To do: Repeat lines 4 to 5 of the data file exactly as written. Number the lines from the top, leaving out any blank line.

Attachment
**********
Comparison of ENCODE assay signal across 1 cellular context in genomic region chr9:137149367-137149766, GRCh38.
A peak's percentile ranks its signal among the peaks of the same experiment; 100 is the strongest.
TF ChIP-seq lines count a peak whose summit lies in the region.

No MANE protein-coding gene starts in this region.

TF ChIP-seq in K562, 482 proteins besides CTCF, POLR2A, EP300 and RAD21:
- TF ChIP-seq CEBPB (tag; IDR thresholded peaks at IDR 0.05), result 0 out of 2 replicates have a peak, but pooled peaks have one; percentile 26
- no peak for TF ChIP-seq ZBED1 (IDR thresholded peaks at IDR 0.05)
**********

No MANE protein-coding gene starts in this region.

TF ChIP-seq in K562, 482 proteins besides CTCF, POLR2A, EP300 and RAD21: